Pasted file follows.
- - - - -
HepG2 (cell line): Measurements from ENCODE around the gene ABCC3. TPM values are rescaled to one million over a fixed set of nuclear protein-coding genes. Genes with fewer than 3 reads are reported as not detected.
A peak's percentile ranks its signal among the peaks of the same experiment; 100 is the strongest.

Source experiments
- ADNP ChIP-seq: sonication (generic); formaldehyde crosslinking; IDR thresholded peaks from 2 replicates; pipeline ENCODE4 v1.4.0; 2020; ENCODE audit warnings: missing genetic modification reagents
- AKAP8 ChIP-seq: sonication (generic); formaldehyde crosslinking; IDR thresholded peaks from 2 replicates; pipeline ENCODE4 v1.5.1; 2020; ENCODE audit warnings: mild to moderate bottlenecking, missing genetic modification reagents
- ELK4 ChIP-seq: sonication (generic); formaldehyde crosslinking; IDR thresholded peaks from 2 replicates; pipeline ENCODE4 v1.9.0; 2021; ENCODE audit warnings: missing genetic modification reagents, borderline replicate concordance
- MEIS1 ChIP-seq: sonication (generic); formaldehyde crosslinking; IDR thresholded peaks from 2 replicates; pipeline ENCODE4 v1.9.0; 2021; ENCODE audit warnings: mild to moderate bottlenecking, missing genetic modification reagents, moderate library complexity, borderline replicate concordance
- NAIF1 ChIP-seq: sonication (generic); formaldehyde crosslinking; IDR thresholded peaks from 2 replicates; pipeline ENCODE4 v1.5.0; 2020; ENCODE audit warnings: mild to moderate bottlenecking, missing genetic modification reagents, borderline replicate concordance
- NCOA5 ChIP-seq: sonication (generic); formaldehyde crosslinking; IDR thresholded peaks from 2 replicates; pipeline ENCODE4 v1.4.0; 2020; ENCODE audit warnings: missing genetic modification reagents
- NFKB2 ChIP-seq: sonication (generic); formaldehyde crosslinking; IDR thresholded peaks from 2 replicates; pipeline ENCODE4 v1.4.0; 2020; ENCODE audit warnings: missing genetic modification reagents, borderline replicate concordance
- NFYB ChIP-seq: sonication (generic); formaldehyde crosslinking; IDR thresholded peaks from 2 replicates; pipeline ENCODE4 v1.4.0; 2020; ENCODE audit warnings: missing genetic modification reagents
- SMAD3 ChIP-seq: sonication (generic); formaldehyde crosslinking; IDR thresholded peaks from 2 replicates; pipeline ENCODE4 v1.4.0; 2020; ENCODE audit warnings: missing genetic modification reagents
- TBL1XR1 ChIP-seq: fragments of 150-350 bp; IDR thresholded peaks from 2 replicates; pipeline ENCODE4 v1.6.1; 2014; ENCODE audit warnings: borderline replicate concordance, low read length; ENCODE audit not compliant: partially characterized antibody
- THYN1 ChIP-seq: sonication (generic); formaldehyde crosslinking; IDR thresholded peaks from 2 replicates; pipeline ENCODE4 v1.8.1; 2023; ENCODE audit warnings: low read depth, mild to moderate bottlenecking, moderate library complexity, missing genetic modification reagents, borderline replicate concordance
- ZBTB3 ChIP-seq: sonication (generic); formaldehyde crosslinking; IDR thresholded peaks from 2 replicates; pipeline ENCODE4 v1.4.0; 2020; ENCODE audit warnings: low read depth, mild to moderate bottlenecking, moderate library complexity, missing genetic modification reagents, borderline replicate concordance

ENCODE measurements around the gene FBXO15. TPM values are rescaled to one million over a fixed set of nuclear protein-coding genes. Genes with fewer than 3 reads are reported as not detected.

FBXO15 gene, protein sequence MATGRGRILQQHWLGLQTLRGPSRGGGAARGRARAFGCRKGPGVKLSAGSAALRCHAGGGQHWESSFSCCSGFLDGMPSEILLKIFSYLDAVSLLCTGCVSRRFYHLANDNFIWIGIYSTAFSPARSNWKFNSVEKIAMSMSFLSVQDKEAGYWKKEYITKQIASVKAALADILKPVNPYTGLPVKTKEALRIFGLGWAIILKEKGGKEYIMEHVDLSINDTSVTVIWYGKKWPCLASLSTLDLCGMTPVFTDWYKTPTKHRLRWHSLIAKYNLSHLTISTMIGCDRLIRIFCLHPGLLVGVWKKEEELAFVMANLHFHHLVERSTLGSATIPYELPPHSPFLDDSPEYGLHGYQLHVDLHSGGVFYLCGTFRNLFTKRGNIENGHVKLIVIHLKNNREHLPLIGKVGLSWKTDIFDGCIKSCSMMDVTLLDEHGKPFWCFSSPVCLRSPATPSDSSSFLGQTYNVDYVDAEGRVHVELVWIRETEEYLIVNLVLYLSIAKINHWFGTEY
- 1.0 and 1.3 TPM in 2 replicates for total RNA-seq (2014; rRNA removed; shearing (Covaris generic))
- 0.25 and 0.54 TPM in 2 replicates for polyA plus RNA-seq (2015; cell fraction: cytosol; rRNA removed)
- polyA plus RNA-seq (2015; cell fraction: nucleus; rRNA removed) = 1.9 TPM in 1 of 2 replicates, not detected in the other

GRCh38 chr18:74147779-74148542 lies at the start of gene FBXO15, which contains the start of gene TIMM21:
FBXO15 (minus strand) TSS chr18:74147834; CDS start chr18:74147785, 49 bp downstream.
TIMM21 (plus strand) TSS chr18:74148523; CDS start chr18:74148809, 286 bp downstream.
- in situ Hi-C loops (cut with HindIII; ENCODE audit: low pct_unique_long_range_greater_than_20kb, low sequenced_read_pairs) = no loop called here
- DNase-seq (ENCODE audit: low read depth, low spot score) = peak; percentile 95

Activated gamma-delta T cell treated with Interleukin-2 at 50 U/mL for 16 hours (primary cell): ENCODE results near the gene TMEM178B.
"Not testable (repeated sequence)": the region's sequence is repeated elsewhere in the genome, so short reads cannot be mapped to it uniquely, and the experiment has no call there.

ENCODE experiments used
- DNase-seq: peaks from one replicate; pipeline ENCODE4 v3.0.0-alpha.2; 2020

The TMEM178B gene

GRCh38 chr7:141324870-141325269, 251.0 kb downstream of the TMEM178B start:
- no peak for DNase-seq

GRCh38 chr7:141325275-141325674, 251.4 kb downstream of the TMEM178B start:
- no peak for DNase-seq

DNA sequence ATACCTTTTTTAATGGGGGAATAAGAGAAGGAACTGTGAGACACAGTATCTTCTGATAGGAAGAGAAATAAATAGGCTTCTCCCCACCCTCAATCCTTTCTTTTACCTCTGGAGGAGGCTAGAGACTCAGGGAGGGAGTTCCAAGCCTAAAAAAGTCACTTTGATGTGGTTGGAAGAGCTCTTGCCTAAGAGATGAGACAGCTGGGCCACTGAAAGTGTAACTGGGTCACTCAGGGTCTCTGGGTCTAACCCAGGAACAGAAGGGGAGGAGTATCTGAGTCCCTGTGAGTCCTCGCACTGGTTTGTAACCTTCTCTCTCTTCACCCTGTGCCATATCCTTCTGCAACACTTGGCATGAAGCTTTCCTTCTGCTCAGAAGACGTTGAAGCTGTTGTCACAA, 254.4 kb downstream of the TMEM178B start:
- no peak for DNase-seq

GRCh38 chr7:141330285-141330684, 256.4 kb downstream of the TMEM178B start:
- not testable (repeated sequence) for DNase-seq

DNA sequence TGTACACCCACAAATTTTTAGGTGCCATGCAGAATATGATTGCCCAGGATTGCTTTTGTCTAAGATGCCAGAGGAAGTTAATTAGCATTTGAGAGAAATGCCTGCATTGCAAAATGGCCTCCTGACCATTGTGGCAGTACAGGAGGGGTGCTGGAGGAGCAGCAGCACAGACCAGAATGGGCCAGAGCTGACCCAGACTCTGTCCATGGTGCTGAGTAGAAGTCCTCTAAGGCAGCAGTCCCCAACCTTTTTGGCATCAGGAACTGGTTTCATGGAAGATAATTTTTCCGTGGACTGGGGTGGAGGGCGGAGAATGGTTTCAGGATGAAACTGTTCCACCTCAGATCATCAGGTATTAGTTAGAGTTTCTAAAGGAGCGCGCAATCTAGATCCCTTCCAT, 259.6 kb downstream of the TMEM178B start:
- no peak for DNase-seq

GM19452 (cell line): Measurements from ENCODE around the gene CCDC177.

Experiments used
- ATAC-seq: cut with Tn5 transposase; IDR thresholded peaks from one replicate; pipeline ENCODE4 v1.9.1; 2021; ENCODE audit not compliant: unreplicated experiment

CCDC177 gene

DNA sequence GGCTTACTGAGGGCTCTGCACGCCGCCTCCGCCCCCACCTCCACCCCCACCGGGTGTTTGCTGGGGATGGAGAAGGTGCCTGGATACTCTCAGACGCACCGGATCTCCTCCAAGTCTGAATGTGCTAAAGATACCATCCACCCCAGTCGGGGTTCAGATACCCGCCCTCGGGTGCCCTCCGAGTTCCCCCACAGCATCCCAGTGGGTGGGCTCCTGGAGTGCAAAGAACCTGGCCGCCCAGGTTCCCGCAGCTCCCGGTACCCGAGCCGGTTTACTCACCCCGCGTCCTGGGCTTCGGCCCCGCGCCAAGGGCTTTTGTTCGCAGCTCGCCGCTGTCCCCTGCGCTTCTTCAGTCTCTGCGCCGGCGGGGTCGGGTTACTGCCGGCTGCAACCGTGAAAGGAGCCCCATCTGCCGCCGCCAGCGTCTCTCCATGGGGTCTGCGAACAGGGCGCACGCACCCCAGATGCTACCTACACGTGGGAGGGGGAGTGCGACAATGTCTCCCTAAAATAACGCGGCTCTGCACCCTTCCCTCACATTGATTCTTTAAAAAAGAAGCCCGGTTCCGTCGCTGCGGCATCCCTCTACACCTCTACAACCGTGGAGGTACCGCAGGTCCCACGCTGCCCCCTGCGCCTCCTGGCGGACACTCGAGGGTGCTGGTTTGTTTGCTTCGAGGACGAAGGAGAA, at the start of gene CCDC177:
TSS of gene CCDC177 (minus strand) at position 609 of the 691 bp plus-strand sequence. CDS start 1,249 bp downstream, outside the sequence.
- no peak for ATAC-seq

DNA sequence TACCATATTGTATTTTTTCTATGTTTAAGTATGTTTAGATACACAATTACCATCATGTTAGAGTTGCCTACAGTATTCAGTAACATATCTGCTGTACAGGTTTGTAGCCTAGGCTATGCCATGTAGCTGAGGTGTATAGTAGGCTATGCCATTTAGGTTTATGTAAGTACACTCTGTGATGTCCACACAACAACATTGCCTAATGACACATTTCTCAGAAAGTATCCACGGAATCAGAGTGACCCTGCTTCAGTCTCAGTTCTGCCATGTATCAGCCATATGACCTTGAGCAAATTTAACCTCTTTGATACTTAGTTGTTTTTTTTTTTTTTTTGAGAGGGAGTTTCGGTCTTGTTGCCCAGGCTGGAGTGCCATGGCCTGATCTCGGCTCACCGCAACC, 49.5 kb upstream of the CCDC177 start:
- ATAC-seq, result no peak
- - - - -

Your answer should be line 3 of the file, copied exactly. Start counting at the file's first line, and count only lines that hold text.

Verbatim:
Source experiments